Tuesday, February 17, 2004

Even when there is no profit, wealth concentrates

Title: Non-profits' executives avoid scrutiny, valid reforms
Source: USA Today
Date: February 12, 2004
From the article:
    At a time when efforts to reform the corporate world are getting all of the attention, there is another group of chief executives who remain insulated from the effects of scandals at Tyco, WorldCom and the like. They are America's not-for-profit profiteers: the executives who cash in at universities, foundations and other tax-exempt organizations.

    A review of media accounts and public information reveals that many of the same questionable transactions detailed in the corporate scandals are occurring in the world of non-profits. University and foundation presidents are using tax-free dollars for luxury apartments and cars, personal loans and other perks. These abuses occur because non-profits are getting a pass from some promising corporate-accounting and conflict-of-interest reforms.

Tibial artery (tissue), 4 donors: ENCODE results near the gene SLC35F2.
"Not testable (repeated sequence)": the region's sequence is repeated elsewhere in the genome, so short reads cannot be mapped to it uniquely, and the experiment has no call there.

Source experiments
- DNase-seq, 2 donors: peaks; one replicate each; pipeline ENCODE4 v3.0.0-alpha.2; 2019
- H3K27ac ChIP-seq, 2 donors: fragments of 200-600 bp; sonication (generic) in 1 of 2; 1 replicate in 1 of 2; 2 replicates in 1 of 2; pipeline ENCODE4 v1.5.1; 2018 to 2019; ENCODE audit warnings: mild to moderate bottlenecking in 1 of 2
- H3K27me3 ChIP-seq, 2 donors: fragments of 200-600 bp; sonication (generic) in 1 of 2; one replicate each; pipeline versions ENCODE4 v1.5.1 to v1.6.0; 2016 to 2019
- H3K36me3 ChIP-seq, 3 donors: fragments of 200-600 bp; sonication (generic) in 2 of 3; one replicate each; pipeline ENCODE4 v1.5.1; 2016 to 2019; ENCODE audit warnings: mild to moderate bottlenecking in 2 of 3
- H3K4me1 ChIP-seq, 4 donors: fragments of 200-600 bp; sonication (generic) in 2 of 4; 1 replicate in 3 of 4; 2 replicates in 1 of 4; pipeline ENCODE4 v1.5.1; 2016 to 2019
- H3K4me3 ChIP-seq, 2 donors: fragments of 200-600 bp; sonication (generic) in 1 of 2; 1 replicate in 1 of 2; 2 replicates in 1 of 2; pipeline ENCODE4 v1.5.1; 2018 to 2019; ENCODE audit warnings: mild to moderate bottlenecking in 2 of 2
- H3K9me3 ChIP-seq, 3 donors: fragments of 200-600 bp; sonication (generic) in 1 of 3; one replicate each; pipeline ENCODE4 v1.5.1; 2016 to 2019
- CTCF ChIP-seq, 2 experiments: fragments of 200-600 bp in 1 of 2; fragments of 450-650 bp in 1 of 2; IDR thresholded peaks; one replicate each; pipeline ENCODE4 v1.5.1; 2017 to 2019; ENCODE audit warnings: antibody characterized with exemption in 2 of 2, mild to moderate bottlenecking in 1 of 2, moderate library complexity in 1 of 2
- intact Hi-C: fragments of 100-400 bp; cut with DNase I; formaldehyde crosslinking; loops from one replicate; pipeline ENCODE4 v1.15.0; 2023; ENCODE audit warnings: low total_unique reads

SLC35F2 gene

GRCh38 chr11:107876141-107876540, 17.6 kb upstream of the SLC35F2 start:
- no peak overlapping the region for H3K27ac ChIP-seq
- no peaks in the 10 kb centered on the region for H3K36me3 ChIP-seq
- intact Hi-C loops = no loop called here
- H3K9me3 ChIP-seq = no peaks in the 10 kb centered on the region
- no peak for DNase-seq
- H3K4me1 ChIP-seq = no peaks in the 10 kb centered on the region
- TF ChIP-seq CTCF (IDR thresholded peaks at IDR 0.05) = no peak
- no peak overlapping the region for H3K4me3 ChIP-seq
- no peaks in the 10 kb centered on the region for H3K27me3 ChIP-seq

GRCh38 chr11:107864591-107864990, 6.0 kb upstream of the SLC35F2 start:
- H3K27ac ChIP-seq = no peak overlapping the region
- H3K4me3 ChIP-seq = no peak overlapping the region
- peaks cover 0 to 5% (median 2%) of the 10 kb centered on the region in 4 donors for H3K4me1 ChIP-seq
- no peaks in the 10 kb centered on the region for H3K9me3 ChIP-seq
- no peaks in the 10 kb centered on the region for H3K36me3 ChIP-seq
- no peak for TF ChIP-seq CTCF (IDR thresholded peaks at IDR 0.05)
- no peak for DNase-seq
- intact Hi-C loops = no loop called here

The News and Observer ran an article on February 9, 2004 that talks about the problem at the local level. It states:
    When the president of FirstHealth of the Carolinas Inc. needed money to supplement his $350,000 annual salary, the nonprofit board for the hospital and health care network came up with a $25,000 personal loan. In Durham, the headmaster of the private Trinity School received at least a $40,000 loan from its nonprofit board of prominent community leaders. Urban Ministries of Durham, a charity that feeds, clothes, shelters and counsels the needy, loaned two of its executives $10,000 each to help them buy homes, with the condition they don't have to pay the loans back until they leave the job, move out or sell the houses.
Wouldn't it be nice to get a low-interest or no-interest loan from your employer? Especially one that may never have to repay? Unfortunately, these loans are available only to wealthy executives. The concentration of wealth continues.


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